Nectar Sources of North America - 2018 Local Sightings for Centre County and Surrounding areas
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1
Plant typeNonscientific nameScientific nameBegin Bloom MonthEnd Bloom Month
Locally Sited (Date/Location)
Monofloral honeyAvailability
Source for honey bees / pounds of honey per acre
2
TMapleAcer24noferalmajor but temperature usually too cold
3
TRed Maple[2]Acer rubrum24noferal
major but temperature usually too cold for bees to fly
4
TWillowSalix24no
feral, ornamental
major but outside temperatures are usually too cold for bees to fly. 100–150 pounds honey per acre; 1,500 pounds pollen
5
TAmerican ElmUlmus americana24noferalminor
6
TCrab Apple
Malus sylvestris; Malus coronaria[3]
36noornamentalminor
7
TPussy WillowSalix discolor34no
feral, ornamental
major but temperature usually too cold for bees to fly
8
TOhio Buckeye[3]Aesculus glabra45noferalminor
9
SShadbushAmelanchier arborea45noferalminor
10
SCommon HackberryCeltis occidentalis45noferalminor
11
SHawthornCrataegus45noferalminor – 50–100 pounds/acre
12
SAmerican HollyIlex opaca46noferalminor, important in southeastern US
13
TApple[4]Malus domestica45
No, the nectar is mostly used for spring brood raising and not stored for surplus. see Monofloral honey[5]
cultivatedminor
14
TCherry[3][4]Prunus cerasus45no
feral, cultivated
minor
15
TPearPyrus communis45nocultivatedminor
16
TBlack CherryPrunus serotina45no
feral, cultivated
minor
17
TPlumPrunus45no
feral, cultivated
minor
18
TRedbudCercis44State College - early Mayno
cultivated, ornamental
minor
19
SRed Chokeberry
Aronia arbutifolia, Photinia pyrifolia
56noferalminor
20
SBlack Chokeberry[4]Aronia melanocarpa56noferalminor
21
THoney LocustGleditsia triancanthos56noferalminor
22
TTulip-tree[6], PoplarLiriodendron tulipifera56
yes, see Monofloral honey
feralmajor in southern Appalachians and Piedmont
23
SCommon BuckthornRhamnus cathartica56noferalminor
24
TBlack locust[4][5]Robinia pseudoacacia56Lewistown - end of May
yes, see Monofloral honey
feral
major – 800–1200 pounds/; short bloom period of about 10 days
25
SRaspberryRubus56
yes, see Monofloral honey
feral, cultivated
major in some areas
26
SBlackberryRubus spp.56
yes, see Monofloral honey[3]
feral, cultivated
major in some areas[4]
27
SBlueberry
Vaccinium corymbosum, Vaccinium angustifolium, Vaccinium pennsylvanicum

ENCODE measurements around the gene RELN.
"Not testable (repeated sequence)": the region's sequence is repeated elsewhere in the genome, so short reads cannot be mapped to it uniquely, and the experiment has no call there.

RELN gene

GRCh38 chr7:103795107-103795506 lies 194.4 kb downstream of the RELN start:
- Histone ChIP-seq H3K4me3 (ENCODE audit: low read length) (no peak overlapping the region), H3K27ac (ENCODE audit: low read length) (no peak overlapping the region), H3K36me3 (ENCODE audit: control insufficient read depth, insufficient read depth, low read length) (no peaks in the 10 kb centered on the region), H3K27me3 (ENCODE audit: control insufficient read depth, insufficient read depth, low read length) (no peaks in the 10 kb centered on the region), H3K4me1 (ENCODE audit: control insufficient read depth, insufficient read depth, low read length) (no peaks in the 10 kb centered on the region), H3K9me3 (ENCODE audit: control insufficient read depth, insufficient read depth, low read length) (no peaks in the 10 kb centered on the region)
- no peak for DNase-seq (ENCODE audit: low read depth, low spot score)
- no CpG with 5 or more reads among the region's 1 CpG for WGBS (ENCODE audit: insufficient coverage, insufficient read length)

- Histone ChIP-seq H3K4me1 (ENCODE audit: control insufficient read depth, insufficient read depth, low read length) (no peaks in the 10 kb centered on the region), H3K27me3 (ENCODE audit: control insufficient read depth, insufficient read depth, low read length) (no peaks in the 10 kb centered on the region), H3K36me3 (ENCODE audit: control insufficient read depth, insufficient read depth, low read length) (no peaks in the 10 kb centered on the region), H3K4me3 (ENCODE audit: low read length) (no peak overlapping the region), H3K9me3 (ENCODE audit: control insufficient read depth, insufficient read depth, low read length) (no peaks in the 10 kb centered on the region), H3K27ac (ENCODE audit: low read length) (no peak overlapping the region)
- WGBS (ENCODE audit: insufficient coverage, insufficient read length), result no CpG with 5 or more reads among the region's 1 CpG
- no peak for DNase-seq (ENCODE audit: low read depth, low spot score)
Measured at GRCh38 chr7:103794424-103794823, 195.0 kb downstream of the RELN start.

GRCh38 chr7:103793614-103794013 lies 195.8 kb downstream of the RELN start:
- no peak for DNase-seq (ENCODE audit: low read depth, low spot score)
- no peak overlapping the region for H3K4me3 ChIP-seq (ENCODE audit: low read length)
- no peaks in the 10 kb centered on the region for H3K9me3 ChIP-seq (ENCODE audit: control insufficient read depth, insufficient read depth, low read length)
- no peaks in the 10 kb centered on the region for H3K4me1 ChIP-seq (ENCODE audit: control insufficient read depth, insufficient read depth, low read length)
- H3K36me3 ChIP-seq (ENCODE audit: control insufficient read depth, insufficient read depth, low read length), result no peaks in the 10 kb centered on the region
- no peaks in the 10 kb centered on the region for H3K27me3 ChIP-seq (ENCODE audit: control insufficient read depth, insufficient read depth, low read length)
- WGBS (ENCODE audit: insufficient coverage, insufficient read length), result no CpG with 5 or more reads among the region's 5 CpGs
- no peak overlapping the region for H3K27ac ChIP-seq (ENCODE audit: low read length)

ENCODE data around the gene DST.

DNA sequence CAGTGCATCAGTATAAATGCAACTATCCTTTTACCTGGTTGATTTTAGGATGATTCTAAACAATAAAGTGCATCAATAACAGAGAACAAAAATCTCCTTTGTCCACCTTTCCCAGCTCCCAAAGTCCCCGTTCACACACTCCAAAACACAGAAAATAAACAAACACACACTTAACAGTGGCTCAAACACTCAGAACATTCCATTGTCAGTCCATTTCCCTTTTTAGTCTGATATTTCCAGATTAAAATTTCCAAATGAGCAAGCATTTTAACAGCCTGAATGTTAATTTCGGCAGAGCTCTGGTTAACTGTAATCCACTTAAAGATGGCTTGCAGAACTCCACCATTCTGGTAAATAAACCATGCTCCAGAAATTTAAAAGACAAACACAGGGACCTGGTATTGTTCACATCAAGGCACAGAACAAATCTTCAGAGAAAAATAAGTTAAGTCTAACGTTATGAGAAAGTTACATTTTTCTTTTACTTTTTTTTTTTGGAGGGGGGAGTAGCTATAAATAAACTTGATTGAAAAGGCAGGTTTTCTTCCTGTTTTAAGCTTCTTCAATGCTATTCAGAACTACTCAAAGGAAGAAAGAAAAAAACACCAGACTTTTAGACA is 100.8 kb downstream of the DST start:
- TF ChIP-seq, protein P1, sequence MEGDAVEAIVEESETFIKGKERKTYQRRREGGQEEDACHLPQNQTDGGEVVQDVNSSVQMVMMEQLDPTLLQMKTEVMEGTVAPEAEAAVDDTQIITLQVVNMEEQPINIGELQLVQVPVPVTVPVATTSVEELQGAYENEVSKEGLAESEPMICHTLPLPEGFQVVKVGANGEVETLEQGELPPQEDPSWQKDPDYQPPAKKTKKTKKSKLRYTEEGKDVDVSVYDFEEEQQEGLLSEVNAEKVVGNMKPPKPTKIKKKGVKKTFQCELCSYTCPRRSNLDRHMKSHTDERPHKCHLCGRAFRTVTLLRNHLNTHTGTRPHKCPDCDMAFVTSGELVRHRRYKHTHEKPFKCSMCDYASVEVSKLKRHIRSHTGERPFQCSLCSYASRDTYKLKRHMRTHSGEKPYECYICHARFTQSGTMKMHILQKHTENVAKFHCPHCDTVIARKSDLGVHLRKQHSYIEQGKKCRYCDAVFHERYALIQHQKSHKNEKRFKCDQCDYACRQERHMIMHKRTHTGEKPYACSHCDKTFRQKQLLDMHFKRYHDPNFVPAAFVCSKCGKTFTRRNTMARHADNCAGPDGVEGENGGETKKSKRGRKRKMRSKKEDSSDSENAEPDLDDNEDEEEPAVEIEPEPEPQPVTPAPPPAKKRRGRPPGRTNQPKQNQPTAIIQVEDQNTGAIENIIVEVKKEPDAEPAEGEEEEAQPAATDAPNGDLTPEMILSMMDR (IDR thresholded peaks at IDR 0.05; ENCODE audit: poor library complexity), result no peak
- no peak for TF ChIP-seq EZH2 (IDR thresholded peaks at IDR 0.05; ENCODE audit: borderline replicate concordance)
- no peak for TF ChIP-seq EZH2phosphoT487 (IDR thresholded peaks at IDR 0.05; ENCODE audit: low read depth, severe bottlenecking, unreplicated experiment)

56
no. Honey amber and of good flavor.
cultivated
minor in most areas. Strong colonies may store 50–90 pounds of surplus from it.[3]
28
SBlack haw[4]Viburnum prunifolium56
29
T
Catalpa, Indian Bean[3][4][5]
Catalpa speciosa67no
feral, ornamental
minor
30
SHoneysuckle[3]Diervilla lonicera68minor
31
TSumac[3]Rhus glabra67
mixed with other honeys
feralmajor
32
TBasswood[4][5]Tilia americana, Tilia cordata67
yes, short flow up to 14 days; Honey white; aromatic[3] see Monofloral honey
feral, ornamental Produces a high volume of honey on a cycle of every five to eight years, with lower volume of nectar other years[citation needed]
major – 800–1,100 pounds honey
33
S, TDevils-walkingstickAralia spinosa78noferalminor
34
SButtonbush[3]Cephalanthus occidentalis78
Honey is light in color and mild in flavor.
feral
35
TBee bee treeTetradium79ornamentalmajor
36
Flowers, Crops, Herbs and Grasses[edit]
37
Nectar Production
38
minor (1858-2787kg/ha)[7]
39
minor
40
minor
41
minor
42
minor
43
major – 120–250 pounds honey, depending on soil and if good fertilization Asclepias syriaca has the highest honey yield.
44
minor
45
minor
46
minor
47
major[4]
48
minor, but can be major on cultivated area 200 pounds honey per acre; 60–160 pounds pollen
49
minor
50
major
51
minor
52
53
minor
54
major
55
56
minor
57
minor
58
minor
59
minor
60
minor
61
minor
62
minor
63
64
major – 300–1,000 pounds honey/acredepending on soil. 500–2000 lbs of dark blue pollen.
65
major
66
major
67
100–200 pounds honey
68
minor
69
minor
70
minor; Strong hives can collect up to 100 pounds.[3]
71
major
72
minor – 30–100 pounds/acre
73
minor
74
minor but valuable due to earliness/frost hardiness
75
minor
76
minor
77
major up to 200 pounds per hive
78
major up to 200 pounds per hive
79
major
80
major – up to 500 pounds per acre in a good year[3]
81
150–250 pounds honey per acre; 50–120 pounds pollen
82
83
minor
84
minor
85
minor – 20–30 pounds/acre
86
minor
87
180–1,500 pounds honey per acre, depending on soil quality and depth; 300–1000 pounds of pollen.[8]
88
[9]
89
major
90
minor
91
minor
92
minor
93
minor
94
minor
95
96
major
97
minor
98
minor
99
major
100
minor
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